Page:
Hubble captures glittering crowded hub of our Milky Way

Esahubble_opo1801a_1024

esahubble_opo1801a January 12th, 2018

Credit: NASA, ESA, and T. Brown (STScI), W. Clarkson (University of Michigan-Dearborn), and A. Calamida and K. Sahu (STScI)

This image from the NASA/ESA Hubble Space Telescope shows a sparkling jewel box full of stars captured the heart of our Milky Way. Aging red giant stars coexist with their more plentiful younger cousins, the smaller, white, Sun-like stars, in this crowded region of our galaxy’s ancient central hub, or bulge. Most of the bright blue stars in the image are probably recently formed stars located in the foreground, in the galaxy's disc. Astronomers studied 10 000 of these Sun-like stars in archival Hubble images over a nine-year period to unearth clues to our galaxy’s evolution. The study reveals that the Milky Way’s bulge is a dynamic environment of variously aged stars zipping around at different speeds, like travelers bustling about a busy airport. The researchers found that the motions of bulge stars are different, depending on a star’s chemical composition. Stars richer in elements heavier than hydrogen and helium have less disordered motions, but are orbiting around the galactic centre faster than older stars that are deficient in heavier elements. The image is a composite of exposures taken in near-infrared and visible light with Hubble’s Wide Field Camera 3. The observations are part of two Hubble surveys: the Galactic Bulge Treasury Program and the Sagittarius Window Eclipsing Extrasolar Planet Search. The centre of our galaxy is about 26 000 light-years away. Links: NASA Press Release View of the Heart of our Milky Way from Earth

Provider: Hubble Space Telescope | ESA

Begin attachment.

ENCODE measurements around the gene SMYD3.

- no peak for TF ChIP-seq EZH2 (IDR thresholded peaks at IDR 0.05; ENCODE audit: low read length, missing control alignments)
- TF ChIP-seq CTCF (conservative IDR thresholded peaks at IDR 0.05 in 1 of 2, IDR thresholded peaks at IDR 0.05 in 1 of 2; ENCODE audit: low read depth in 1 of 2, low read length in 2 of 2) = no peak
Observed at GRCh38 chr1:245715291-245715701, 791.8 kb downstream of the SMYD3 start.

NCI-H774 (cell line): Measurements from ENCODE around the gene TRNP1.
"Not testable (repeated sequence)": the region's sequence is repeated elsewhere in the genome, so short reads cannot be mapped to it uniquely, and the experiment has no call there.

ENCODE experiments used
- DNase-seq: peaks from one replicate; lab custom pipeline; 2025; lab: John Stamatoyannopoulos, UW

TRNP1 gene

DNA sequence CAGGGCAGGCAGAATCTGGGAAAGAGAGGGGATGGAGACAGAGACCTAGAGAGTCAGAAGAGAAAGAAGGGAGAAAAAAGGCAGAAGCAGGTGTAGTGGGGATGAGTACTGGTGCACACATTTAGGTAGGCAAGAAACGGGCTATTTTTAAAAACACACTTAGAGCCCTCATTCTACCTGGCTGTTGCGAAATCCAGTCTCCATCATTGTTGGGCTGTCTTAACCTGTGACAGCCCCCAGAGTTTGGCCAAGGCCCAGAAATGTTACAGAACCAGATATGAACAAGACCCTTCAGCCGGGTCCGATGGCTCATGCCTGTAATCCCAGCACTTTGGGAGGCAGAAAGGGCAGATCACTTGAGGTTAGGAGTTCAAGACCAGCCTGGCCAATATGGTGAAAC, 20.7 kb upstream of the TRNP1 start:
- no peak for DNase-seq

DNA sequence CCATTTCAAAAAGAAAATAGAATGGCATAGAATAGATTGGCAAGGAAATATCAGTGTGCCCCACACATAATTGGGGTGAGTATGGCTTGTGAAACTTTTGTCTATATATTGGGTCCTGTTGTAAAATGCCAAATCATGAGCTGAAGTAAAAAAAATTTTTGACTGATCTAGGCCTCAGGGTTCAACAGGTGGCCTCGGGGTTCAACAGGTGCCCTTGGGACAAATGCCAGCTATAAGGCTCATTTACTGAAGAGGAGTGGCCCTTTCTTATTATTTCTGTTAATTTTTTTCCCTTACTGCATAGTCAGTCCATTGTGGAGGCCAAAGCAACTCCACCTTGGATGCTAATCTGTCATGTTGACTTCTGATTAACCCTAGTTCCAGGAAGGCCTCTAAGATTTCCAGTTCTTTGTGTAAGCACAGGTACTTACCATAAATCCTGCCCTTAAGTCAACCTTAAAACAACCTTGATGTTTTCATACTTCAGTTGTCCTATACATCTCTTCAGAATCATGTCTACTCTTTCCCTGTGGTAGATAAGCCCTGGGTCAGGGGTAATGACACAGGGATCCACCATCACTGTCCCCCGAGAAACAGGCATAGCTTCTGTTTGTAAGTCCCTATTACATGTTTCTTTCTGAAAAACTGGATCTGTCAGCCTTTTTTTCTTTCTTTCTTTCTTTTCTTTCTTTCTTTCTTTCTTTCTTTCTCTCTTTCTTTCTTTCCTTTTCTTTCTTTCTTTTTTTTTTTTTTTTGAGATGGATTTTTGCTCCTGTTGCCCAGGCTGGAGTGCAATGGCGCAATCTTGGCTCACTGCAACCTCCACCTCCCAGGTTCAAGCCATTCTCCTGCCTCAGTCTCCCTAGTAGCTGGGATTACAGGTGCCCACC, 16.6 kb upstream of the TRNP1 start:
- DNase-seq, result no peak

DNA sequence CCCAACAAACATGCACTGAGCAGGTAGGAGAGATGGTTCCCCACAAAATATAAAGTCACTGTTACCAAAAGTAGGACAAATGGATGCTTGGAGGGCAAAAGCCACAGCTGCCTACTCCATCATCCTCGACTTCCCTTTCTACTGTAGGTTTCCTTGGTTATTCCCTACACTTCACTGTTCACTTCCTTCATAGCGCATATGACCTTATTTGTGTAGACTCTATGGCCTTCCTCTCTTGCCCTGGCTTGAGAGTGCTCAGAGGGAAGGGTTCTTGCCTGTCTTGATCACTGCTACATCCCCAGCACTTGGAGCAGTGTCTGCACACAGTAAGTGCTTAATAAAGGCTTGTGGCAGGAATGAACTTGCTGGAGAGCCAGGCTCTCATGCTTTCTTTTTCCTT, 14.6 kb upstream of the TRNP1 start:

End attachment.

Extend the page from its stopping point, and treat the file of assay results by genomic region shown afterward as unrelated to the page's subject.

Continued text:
Image Source: https://esahubble.org/images/opo1801a/

Curator: ESA/Hubble, Baltimore, MD, United States

Image Use Policy: Creative Commons Attribution 4.0 International License

Image Details

Image Type
Observation
Object Name
Stars
Subject - Milky Way
Star
Esahubble_opo1801a_128
 

Position Details

Position (ICRS)
RA = 17h 58m 58.0s
DEC = -29° 12’ 20.6”
Orientation
North is 16.9° CCW
Field of View
2.2 x 1.9 arcminutes
Constellation
Sagittarius

Color Mapping

  Telescope Spectral Band Wavelength
Blue Hubble (WFC3) Optical (V) 555.0 nm
Green Hubble (WFC3) Optical (I) 814.0 nm
Red Hubble (WFC3) Infrared (J) 1.1 µm
Red Hubble (WFC3) Infrared (H) 1.6 µm
Spectrum_base
Blue
Green
Red
Red
Esahubble_opo1801a_1280
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ID
opo1801a
Subject Category
B.3  
Subject Name
Stars
Credits
NASA, ESA, and T. Brown (STScI), W. Clarkson (University of Michigan-Dearborn), and A. Calamida and K. Sahu (STScI)
Release Date
2018-01-12T13:40:40
Lightyears
Redshift
Reference Url
https://esahubble.org/images/opo1801a/
Type
Observation
Image Quality
Good
Distance Notes
Facility
Hubble Space Telescope, Hubble Space Telescope, Hubble Space Telescope, Hubble Space Telescope
Instrument
WFC3, WFC3, WFC3, WFC3
Color Assignment
Blue, Green, Red, Red
Band
Optical, Optical, Infrared, Infrared
Bandpass
V, I, J, H
Central Wavelength
555, 814, 1100, 1600
Start Time
Integration Time
Dataset ID
Notes
Coordinate Frame
ICRS
Equinox
J2000
Reference Value
269.741866748, -29.2057269487
Reference Dimension
3336.0, 2823.0
Reference Pixel
1664.57744103, 822.740854228
Scale
-1.098746e-05, 1.098746e-05
Rotation
16.91692105717
Coordinate System Projection:
TAN
Quality
Full
FITS Header
Notes
Creator (Curator)
ESA/Hubble
URL
https://esahubble.org
Name
Space Telescope Science Institute Office of Public Outreach
Email
outreach@stsci.edu
Telephone
410-338-4444
Address
ESA Office, Space Telescope Science Institute, 3700 San Martin Dr
City
Baltimore
State/Province
MD
Postal Code
21218
Country
United States
Rights
Creative Commons Attribution 4.0 International License
Publisher
ESA/Hubble
Publisher ID
esahubble
Resource ID
opo1801a
Metadata Date
2018-01-05T16:54:10-05:00
Metadata Version
1.1
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Detailed color mapping information coming soon...

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There is no distance meta data in this image.

 

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